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Team "systems"

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Old
01-17-2012, 07:17 AM
  #1
BadMcFadden
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Team "systems"

I only ever played house league hockey so I have very little understanding of the "systems" teams use. I hear the term used a lot - usually as players buying in to the coach's system, or the system not being well-suited to the player.

I assume it refers to positioning and coverage and whatnot, so I was wondering to what extent a game is influenced by how each team's system plays vs the other.

Last night watching sens vs jets it was like Ottawa just could not get anything going. Every pass was either a dump in that winnipeg would get to easily, or a pass landing on a jets stick, or a pass sent to a covered player. Whatever ottawa was doing it was like there were no open passing lanes for pretty much the entire game. So I wondered if that could be because the jets system has a very good matchup against Ottawa's. Or if it really was just the simple stuff like the jets skating faster, being more aggressive, or hell even just luckier with the bounces.

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01-17-2012, 10:58 AM
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CanadianHockey
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Systems matter because they make the game easy on the players. A team with a system does not have to rely on thinking the game through when on the ice; they know exactly where their teammates will be on the breakout, they know exactly who they are responsible for covering in the defensive zone or on the backcheck, and they know exactly where to work the puck to in the offensive zone. A team that has committed to a system is able to make quick plays because everything is preset and practiced; thus you have confidence that your teammates are exactly where they need to be to support you. A team that has not committed to a system is at a disadvantage because players aren't necessarily going to know where their teammates are, and it can lead to greater miscommunication.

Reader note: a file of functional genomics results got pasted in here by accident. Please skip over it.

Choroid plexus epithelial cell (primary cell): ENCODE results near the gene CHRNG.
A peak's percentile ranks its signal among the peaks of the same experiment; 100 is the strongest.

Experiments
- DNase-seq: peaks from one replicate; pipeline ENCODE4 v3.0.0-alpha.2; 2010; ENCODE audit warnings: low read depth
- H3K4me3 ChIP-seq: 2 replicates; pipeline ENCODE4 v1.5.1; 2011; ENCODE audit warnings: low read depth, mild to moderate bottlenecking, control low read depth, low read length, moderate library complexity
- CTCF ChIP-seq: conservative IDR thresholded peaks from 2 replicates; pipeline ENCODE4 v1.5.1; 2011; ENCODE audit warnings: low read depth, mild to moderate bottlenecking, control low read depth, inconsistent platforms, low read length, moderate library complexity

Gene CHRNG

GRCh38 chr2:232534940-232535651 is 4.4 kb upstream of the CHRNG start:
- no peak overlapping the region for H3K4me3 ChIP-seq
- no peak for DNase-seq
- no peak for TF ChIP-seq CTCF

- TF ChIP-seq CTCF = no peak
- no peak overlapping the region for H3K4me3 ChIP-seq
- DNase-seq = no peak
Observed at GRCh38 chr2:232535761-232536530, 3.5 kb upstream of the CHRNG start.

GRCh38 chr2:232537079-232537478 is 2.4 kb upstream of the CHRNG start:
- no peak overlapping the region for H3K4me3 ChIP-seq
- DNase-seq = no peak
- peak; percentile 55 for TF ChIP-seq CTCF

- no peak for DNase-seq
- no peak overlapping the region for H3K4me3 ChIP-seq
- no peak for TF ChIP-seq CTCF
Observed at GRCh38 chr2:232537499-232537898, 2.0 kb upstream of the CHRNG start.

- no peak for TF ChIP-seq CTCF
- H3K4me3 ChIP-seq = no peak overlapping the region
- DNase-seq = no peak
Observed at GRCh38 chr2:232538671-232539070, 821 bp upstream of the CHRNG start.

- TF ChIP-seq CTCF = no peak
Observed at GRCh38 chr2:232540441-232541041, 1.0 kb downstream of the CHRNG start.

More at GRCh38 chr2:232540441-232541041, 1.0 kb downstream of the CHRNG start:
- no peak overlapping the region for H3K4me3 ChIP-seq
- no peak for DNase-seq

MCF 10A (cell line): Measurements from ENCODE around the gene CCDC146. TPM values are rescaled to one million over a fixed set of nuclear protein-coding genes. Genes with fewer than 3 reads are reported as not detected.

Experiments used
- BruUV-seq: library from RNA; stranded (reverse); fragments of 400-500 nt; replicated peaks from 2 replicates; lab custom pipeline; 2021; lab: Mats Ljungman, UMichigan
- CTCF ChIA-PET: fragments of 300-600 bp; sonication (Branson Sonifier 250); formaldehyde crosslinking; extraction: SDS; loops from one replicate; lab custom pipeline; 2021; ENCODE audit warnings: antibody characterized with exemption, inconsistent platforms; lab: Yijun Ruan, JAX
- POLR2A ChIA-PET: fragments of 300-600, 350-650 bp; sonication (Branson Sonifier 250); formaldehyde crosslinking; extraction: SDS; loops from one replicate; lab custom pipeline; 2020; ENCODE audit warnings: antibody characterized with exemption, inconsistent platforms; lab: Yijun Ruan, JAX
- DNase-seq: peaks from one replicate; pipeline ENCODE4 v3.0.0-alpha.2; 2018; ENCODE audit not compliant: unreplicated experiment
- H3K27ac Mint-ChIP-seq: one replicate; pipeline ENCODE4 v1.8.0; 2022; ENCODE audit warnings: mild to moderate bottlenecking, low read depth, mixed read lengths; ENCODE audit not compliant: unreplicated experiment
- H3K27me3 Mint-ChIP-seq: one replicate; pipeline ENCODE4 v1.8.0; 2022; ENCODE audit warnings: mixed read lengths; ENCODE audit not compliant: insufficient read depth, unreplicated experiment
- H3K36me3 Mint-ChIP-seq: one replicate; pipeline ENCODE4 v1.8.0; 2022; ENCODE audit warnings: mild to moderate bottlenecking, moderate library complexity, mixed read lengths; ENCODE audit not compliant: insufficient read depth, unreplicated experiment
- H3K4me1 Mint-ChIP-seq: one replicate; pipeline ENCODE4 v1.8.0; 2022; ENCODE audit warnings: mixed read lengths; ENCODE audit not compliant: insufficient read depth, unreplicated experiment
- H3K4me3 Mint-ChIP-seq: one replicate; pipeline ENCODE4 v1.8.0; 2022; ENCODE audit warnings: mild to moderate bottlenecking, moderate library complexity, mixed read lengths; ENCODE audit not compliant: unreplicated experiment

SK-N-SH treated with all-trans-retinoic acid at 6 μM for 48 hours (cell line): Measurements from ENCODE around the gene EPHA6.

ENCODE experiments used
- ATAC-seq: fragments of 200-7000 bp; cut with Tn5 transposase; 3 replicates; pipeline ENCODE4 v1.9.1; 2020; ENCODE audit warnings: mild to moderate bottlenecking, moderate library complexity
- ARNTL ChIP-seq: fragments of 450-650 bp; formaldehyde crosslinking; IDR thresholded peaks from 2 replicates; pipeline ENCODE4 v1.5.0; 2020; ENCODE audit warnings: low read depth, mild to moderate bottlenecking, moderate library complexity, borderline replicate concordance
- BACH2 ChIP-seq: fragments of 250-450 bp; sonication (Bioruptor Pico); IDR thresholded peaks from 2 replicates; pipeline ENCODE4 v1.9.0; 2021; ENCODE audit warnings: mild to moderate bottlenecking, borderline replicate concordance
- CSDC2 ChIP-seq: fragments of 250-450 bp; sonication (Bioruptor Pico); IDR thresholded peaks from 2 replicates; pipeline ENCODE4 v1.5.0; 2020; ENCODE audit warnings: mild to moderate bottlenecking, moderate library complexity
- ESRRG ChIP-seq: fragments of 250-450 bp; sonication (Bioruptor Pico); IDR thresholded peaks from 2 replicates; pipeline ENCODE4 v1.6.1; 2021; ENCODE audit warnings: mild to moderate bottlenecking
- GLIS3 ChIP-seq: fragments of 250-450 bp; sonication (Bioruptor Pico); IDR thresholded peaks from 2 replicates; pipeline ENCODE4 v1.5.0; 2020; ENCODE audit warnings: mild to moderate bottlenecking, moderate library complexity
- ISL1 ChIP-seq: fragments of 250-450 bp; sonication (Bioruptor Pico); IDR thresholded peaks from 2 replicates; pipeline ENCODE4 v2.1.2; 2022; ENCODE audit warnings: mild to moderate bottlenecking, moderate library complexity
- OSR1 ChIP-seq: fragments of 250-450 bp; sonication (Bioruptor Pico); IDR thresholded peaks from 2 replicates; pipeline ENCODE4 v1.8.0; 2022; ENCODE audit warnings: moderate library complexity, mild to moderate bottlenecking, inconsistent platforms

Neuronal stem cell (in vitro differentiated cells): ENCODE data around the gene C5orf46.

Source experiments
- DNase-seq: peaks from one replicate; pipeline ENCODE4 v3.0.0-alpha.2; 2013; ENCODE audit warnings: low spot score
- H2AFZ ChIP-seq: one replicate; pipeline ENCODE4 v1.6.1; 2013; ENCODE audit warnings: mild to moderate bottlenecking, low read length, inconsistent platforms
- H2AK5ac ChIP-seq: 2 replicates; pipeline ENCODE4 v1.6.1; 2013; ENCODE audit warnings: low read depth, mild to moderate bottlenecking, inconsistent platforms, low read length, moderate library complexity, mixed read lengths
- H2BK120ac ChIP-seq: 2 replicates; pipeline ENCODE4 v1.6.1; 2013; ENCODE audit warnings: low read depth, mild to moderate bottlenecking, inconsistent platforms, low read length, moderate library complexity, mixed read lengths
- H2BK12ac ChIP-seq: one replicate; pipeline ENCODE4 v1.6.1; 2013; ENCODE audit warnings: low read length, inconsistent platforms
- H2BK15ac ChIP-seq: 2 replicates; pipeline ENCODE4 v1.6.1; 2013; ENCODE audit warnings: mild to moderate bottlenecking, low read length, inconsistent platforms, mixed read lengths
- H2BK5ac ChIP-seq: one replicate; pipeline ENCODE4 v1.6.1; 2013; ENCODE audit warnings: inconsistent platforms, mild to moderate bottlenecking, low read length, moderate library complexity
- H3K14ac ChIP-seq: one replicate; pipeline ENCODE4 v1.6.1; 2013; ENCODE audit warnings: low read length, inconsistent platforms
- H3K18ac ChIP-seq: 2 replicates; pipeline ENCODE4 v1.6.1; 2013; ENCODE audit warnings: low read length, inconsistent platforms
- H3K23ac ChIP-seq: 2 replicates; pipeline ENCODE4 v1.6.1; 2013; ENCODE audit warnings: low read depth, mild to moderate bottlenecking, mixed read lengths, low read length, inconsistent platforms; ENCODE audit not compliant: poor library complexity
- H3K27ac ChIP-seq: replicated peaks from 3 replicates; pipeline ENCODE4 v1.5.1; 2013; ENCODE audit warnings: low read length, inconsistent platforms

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01-17-2012, 11:17 AM
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Systems if you have a really great coach who is in long term also dictates your drafting and trades - you acquire players that fit the team system, Jacques Martin loves big, mobile D man who were good in the corners and had a decent first pass (Phillips, included Chara in the Yashin trade, Hnidy, Meszaros) - saw this in Montreal as well with Hal Gill and Hamrlik being signed, as well as bottom 6 he preffered skill over size and grit and so we saw a lot of little speedy guys on Ottawa's bottom 6.

Muckler loved on speed and skill and we saw him try for homeruns at the draft be taking lots of Russians.

Murray likes competativeness and natural talent over straight skill, that's why he tends to draft players that have had great junior playoffs like Z. Smith, Stone, Cowick, Weircoche and Noessen instead of straight up skilled players who don't love to play the game and win.

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01-17-2012, 12:10 PM
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BadMcFadden
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Right so is there a risk that sometimes one teams' system just has a major advantage over another's?

I just wondered if sometimes when it looks like a lousy game (e.g. last night's vs the jets) if it could be due to how the two team's systems match up. It sounds like that could happen.